Use the information to work out how many gifts there are in each pile.

Look on the back of any modern book and you will find an ISBN code. Take this code and calculate this sum in the way shown. Can you see what the answers always have in common?

Put a number at the top of the machine and collect a number at the bottom. What do you get? Which numbers get back to themselves?

Try adding together the dates of all the days in one week. Now multiply the first date by 7 and add 21. Can you explain what happens?

If the numbers 5, 7 and 4 go into this function machine, what numbers will come out?

Use your logical reasoning to work out how many cows and how many sheep there are in each field.

Annie cut this numbered cake into 3 pieces with 3 cuts so that the numbers on each piece added to the same total. Where were the cuts and what fraction of the whole cake was each piece?

There are 44 people coming to a dinner party. There are 15 square tables that seat 4 people. Find a way to seat the 44 people using all 15 tables, with no empty places.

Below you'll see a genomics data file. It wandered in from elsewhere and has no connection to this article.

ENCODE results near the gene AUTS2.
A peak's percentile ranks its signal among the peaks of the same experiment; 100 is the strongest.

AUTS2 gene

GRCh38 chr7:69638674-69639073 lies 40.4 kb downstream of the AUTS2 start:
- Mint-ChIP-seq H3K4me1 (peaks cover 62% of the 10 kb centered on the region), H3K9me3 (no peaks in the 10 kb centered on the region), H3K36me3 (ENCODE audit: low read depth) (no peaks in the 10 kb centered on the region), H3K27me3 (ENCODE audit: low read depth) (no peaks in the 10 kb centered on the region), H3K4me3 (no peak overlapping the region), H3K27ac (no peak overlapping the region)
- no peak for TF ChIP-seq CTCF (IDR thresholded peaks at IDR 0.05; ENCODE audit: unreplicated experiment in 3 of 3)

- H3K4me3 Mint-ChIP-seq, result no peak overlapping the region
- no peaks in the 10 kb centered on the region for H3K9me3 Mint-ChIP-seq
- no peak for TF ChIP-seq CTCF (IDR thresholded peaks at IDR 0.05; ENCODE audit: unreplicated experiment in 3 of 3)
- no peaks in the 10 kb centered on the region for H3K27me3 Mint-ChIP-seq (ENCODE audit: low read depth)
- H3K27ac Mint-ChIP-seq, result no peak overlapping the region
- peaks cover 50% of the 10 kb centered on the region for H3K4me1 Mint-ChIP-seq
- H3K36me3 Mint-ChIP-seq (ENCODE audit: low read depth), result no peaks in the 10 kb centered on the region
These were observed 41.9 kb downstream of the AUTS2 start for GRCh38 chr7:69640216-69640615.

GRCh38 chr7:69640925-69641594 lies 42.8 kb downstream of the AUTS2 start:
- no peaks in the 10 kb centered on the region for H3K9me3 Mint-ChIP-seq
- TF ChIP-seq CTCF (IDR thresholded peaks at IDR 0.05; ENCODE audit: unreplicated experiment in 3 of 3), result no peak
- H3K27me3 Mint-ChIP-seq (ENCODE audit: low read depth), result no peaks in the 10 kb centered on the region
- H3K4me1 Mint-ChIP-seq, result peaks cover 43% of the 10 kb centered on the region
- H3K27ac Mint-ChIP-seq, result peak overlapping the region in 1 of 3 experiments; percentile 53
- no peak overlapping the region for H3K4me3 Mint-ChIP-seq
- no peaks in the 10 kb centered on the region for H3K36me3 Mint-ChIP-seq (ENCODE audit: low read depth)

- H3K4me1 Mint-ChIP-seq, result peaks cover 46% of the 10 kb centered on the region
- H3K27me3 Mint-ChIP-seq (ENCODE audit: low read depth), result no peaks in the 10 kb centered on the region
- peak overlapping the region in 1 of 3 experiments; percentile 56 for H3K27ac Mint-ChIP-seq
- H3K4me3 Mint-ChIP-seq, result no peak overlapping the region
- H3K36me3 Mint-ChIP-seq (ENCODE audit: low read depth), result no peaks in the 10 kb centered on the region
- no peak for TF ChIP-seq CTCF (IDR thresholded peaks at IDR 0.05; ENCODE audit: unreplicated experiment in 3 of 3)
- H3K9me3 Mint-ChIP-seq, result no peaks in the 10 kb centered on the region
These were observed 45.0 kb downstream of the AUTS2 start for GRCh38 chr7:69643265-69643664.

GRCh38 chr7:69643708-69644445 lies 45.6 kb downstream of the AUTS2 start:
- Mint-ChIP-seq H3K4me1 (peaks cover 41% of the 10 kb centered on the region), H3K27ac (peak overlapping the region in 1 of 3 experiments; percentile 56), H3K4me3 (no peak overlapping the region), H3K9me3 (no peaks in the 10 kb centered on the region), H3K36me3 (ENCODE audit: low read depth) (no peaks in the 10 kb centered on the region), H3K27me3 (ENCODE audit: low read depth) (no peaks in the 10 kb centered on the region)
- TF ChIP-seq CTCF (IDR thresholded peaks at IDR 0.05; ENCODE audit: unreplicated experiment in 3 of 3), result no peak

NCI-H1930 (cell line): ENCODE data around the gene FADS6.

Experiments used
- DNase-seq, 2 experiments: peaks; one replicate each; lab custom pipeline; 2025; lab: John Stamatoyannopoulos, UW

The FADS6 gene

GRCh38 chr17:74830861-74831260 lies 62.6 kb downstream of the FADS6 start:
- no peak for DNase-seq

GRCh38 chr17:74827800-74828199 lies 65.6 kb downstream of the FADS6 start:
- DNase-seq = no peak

Can you arrange 5 different digits (from 0 - 9) in the cross in the way described?

Using the statements, can you work out how many of each type of rabbit there are in these pens?

Zumf makes spectacles for the residents of the planet Zargon, who have either 3 eyes or 4 eyes. How many lenses will Zumf need to make all the different orders for 9 families?

All the girls would like a puzzle each for Christmas and all the boys would like a book each. Solve the riddle to find out how many puzzles and books Santa left.

In this investigation, you are challenged to make mobile phone numbers which are easy to remember. What happens if you make a sequence adding 2 each time?

EWWNP means Exploring Wild and Wonderful Number Patterns Created by Yourself! Investigate what happens if we create number patterns using some simple rules.

Start by putting one million (1 000 000) into the display of your calculator. Can you reduce this to 7 using just the 7 key and add, subtract, multiply, divide and equals as many times as you like?